I am here to talk to you about a club that I am truly committed to. It is called CHOW. I doubt many of you have ever heard of it but it stands for Cat. Haters. Of. The. World.
Cats are the most selfish, evil eyed, greedy, filthy things in the world.

What do you think cats are sitting around lazing around for? They are coming up with ideas on how to trick the owner and steal food if not how to kill Barack Obama and become the first evil eyed monster to become the president and who would be the first lady.
They are cunning creatures who think they own the world. Well let me tell you now; they don’t. Have you ever endured the aggravation that is given by a cat when it imitates what you do? Well I have done so many times seeing as there are about sixteen cats in the awful household next door no wait the parasites have also invaded my doorstep and under my dad’s car, my garage and my roof.
I mean these killers have left their fresh kill under our porch doormat to stop it being taken away by my old neighbour. The squeaking and the squishy, mushy feeling that is created on every step taken by myself isn’t pleasant seeing as two weeks later my sister had revealed the horrors of the dark side that lay beneath our door mat. It will never be normal again. Having seen all that sticky oozy blood I can never step foot on that step ever again.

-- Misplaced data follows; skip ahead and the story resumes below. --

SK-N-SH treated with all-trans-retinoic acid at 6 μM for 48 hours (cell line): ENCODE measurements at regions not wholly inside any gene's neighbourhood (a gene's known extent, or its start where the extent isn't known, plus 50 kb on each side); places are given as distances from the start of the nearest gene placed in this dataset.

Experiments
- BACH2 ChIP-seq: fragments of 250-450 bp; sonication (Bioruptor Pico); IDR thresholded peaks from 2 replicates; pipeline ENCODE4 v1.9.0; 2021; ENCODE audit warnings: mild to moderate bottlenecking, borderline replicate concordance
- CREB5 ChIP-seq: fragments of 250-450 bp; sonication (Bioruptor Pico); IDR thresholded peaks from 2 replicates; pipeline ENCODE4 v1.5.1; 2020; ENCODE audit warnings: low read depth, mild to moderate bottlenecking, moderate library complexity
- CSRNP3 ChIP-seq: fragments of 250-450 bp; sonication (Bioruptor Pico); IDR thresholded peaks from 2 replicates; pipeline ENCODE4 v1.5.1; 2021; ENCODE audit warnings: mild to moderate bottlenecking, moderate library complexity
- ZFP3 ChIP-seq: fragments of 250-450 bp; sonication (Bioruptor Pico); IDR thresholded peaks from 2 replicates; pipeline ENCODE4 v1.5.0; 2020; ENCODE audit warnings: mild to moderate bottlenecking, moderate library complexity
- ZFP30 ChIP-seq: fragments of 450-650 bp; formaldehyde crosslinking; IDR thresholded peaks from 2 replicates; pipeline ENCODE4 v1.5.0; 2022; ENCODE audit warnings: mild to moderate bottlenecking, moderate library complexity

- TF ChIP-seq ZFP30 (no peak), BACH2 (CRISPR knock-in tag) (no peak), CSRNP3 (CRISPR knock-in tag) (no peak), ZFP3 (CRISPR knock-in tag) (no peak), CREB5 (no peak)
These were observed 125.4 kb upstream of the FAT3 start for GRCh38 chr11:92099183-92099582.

Surely an old man of about ninety years old should be caring for his own health than his devil cats. Has he not discovered the real truth behind these supposedly “cute babies”. Approximately seventy percent of the Earth sees the reality behind the black fur and the huge eye sockets with coloured eyes.
Some may say I have missed the fact that they do not harm, yet have you realised that they are in fact associated with witches. In fact there is a black cat who tries to pounce at me every time I try to throw a bag at it. As you may or not know I throw like a chicken so I don’t really understand what the cat tries to do but I can tell you that it is not normal. Don’t worry I have checked to make sure that no one is watching.
It does not help that I am allergic to them but their really big eyes scare me. Once upon a time in a house in a town called Wembley, I watching TV and eating chips when an overweight obscure tomcat came and sat on the same scarlet coloured sofa as me. I had not realised until my sister had went into the dining room screaming.

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Love

The Love Suicides